Stocks fell on Friday, ending the week lower after the Federal Reserve signaled that interest rates will stay higher for longer.
Markets have turned wary in recent days as they assessed the impact on consumer and business demand from the Fed's message that it would keep borrowing costs high to quell inflation. The central bank's chair, Jerome Powell, also did little to bolster hopes the US economy would avoid recession.
In other economic news, S&P Global said its flash US Composite PMI index came in at 50.1 in September, slightly down from 50.2 in August, in a sign of stagnating business activity.
Elsewhere in central banks, the Bank of Japan held to its ultra-low interest rates on Friday and maintained its pledge to support the economy, suggesting no shift in its massive stimulus program is coming. The yen dropped against the dollar after the decision.
In individual stocks, shares in Activision Blizzard (ATVI) rose to close in on Microsoft's (MSFT) offer price, after the UK antitrust regulator said the door is open for the $69 billion acquisition to go ahead.
Also in focus were the strikes that have buffeted the auto sector and Hollywood. The UAW said it would ratchet up its strikes against GM (GM) and Stellantis (STLA). And despite a marathon session of negotiations, the big four studios — Warner Bros. Discovery (WBD), Disney (DIS), Netflix (NFLX), and NBCUniversal — failed to reach a deal with striking writers.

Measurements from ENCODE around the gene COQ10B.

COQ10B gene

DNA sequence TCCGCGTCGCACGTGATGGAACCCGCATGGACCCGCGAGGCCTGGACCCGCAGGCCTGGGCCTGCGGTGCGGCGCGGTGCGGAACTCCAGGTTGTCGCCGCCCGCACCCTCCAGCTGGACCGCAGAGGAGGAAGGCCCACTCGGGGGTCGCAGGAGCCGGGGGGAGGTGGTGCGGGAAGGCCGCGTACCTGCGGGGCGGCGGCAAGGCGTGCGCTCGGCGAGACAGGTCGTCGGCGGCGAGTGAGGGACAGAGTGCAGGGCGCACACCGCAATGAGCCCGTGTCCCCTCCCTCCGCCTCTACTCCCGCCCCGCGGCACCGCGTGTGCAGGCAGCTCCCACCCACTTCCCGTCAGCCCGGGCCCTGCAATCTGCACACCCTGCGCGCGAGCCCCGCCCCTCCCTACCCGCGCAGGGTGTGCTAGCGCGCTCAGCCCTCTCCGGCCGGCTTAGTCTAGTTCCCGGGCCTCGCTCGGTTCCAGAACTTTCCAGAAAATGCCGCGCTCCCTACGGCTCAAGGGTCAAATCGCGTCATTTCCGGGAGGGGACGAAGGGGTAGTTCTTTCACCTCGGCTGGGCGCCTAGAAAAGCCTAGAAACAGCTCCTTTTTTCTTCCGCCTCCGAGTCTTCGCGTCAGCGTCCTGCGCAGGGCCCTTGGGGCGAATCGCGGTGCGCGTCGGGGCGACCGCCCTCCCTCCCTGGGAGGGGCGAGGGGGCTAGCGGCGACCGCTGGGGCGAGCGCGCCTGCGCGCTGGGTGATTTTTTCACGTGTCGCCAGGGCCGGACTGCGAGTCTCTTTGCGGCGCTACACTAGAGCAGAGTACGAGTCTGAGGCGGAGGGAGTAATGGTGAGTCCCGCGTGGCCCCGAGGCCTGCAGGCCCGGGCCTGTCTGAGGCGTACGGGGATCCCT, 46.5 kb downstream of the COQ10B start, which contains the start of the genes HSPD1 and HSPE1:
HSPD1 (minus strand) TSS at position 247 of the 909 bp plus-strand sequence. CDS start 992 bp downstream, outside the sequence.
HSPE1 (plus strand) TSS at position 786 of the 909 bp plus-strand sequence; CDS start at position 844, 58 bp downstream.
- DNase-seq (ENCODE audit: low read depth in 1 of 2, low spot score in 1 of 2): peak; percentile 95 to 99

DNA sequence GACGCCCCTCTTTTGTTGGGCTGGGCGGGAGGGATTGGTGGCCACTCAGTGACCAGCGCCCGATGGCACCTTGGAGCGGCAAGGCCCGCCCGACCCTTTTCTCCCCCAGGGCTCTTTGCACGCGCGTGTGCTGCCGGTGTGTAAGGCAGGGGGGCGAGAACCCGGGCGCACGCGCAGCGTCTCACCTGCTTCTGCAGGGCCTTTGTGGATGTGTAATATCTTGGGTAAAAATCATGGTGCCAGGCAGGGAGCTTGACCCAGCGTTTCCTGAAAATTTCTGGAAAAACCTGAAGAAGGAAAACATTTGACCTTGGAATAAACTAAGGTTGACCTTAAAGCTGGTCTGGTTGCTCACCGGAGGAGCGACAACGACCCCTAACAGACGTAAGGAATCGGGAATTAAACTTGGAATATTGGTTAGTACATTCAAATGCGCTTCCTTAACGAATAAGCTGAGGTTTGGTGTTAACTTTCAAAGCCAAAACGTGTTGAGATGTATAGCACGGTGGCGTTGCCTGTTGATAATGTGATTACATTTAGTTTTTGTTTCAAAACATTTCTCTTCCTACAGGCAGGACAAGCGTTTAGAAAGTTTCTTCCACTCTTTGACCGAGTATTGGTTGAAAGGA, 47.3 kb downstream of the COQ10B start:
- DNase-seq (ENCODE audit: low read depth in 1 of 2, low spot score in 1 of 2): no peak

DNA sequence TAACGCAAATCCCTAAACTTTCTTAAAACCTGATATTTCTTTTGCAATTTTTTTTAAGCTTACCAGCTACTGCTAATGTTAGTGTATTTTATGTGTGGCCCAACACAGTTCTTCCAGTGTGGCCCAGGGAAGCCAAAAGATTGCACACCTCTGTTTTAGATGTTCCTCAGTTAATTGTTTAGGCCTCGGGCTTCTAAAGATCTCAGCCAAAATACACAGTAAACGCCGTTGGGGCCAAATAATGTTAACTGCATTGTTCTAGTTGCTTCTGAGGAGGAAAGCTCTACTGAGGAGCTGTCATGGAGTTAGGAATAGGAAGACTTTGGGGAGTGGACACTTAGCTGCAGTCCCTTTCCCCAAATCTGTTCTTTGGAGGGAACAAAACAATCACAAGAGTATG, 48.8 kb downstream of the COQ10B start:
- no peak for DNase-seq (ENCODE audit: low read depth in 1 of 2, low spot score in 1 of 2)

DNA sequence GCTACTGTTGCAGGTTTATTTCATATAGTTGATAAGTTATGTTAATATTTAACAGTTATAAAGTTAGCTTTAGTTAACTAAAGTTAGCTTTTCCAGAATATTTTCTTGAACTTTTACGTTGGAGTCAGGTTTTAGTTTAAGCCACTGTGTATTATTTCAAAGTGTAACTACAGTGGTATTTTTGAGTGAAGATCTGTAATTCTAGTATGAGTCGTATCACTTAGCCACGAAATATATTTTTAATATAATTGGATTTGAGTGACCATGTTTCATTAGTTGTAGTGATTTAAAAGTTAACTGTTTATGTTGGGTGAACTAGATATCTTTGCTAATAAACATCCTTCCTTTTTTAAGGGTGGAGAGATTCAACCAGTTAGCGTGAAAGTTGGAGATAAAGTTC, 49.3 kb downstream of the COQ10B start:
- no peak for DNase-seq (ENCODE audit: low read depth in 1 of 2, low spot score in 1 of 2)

Wall Street posts losing week after hawkish Fed signals
Investors gave up more ground on Friday capping off a bruising week in which the Fed's hawkish stance on keeping rates higher for longer took a toll on the stock market. All three major indexes fell into the negative for the day and for the week.
A look at the week ahead
After the Federal Reserve's latest outlook on elevated rates dragged stocks lower this week, the days ahead will bring updates on the ongoing labor strikes, a fresh read on the Fed's preferred inflation gauge and earnings from Costco and Nike. Yahoo Finance's Brent Sanchez has a graphical breakdown of what to watch next week.
The Fed shifts from a soft landing to 'no landing'
Even as Wall Street recoiled after the Fed signaled that rates will stay elevated for longer, some experts are pointing to the Fed's longer term outlook to find a pathway that remains "remarkably benign."